When a Domain Controller gets corrupted, options are limited when it comes to repair. A client ran into this situation last week when their 2012 R2 virtual machine ran out of space, and then someone yanked the power cord out of the back, all but ensuring data corruption.
On boot the machine would present Microsoft’s lovely 0x00002e2 error, which largely translates to “rebuild your AD infrastructure from scratch,” and some very ineffectual troubleshooting tools. Hoping I could puzzle a way around the error, I got to tinkering.
The VM would only successfully boot into DSRM mode, but without the local administrator account password, there was no getting into the box. I had various password reset tools at my disposal, but unfortunately Hyper-V didn’t like booting any of them with the v2 VM, an issue I found others in similar situations lamenting.
Luckily I also had a CD image for Server 2012 R2 handy, which booted just fine. I was able to get into the recovery console where the real magic happened. On every Windows log in screen there’s the “Ease of Access” or accessibility options button, which provides features for users who are colorblind or otherwise need additional help using their computer. The EoA executable is located at Windows\System32\utilman.exe. By overwriting utilman.exe with cmd.exe (after making a backup copy of course), I was ready to enter the system.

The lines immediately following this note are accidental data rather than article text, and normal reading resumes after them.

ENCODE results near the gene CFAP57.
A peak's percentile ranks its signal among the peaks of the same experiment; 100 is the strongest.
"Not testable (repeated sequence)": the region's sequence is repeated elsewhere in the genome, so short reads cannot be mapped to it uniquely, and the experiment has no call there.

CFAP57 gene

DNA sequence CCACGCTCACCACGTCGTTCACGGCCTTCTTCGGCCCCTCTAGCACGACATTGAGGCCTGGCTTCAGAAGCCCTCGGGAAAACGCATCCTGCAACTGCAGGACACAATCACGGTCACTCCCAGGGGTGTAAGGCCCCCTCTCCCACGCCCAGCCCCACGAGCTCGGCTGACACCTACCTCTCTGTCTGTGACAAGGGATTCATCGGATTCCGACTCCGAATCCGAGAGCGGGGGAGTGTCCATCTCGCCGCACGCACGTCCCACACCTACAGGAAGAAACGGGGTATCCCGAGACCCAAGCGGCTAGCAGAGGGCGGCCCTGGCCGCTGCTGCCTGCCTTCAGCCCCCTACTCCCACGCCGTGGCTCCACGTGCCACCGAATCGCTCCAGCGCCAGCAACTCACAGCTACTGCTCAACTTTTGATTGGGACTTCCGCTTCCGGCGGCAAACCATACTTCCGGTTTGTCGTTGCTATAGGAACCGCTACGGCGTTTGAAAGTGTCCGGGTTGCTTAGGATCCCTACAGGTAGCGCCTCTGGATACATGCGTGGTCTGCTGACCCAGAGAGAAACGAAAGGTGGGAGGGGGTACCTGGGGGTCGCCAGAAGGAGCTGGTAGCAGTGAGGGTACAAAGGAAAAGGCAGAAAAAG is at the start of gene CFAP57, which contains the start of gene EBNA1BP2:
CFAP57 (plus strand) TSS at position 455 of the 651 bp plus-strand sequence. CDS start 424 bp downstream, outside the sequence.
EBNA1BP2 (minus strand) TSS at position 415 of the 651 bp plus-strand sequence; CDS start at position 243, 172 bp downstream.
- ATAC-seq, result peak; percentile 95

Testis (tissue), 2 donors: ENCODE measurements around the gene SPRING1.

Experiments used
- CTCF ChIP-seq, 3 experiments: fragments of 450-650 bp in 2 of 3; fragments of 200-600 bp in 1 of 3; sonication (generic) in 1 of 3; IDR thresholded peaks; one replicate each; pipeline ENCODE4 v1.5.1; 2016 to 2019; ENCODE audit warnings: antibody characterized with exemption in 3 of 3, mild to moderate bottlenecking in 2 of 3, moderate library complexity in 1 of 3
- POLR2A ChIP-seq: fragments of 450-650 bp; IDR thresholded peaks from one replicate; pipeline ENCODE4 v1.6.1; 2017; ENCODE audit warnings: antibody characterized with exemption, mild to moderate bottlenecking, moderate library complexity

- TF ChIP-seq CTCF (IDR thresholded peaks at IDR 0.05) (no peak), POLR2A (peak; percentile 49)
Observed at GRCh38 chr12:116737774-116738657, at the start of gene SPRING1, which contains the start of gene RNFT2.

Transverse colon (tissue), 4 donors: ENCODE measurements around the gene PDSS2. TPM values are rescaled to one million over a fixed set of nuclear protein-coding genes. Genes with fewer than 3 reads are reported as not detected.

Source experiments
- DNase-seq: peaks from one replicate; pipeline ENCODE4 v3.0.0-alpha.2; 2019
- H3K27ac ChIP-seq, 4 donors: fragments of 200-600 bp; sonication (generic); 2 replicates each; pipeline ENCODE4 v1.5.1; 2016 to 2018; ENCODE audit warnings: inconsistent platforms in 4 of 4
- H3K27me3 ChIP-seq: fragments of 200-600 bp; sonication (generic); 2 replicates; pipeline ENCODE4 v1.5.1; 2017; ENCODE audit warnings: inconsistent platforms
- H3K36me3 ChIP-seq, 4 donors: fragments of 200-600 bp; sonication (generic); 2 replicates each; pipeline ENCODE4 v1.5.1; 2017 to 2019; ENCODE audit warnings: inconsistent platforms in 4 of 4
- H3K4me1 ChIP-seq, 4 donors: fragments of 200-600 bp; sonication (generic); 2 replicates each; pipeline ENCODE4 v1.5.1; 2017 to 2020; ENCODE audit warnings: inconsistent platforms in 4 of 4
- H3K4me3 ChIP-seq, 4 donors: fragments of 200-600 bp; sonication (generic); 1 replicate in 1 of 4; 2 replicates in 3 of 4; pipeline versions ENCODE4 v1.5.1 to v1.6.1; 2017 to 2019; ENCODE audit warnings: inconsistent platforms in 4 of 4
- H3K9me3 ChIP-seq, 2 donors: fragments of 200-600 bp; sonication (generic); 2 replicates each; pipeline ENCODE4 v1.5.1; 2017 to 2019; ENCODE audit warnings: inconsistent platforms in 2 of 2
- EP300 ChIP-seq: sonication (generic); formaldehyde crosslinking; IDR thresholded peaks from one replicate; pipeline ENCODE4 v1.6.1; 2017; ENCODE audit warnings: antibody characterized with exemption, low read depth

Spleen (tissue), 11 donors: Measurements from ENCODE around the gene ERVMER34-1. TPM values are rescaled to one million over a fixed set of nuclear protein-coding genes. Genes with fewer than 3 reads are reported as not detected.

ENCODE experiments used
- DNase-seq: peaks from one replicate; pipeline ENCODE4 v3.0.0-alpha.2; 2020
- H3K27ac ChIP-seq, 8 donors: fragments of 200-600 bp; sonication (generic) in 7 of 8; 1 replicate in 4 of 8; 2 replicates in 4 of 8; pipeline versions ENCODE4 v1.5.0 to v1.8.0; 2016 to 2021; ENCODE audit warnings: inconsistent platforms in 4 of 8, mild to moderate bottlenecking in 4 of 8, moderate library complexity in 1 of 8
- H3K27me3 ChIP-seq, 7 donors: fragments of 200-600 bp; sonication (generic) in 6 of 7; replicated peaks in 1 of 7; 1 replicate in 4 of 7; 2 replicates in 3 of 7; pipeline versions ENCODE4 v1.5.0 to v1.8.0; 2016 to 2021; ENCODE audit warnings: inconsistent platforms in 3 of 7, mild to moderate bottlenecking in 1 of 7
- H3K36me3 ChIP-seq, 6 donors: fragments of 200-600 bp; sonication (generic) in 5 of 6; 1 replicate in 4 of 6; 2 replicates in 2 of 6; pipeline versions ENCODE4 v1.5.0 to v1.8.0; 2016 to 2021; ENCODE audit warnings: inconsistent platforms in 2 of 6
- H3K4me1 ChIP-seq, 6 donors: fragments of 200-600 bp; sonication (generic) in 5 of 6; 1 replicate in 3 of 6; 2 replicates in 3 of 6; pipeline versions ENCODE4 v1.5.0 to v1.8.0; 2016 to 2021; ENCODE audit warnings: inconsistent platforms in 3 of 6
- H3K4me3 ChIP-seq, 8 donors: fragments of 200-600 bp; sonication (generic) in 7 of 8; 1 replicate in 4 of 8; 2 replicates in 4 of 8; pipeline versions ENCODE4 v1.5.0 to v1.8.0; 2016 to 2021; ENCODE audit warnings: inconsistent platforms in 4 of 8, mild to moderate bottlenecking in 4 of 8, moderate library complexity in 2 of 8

Once the system booted (into DSRM mode, the only functional boot I had available), I clicked the Ease of Access button and, lo and behold, a command prompt opened, with full system privileges. I ran the following two commands to reset and unlock the local Administrator account (the only account available in DSRM mode), and I was in:
net user Administrator [new password]
net user Administrator /active:yes
And with that, I was able to log into the machine using my new password. A few helpful commands later (some of which are shown here to the right) and the DC was back up and running successfully, all without having to rebuild the entire Active Directory structure.
The lesson here? Make sure you don’t run out of room on your DC and don’t just yank out power cables. If this client had us monitoring the server before this problem, I wouldn’t have had to implement this workaround, or bill them for nearly as many hours.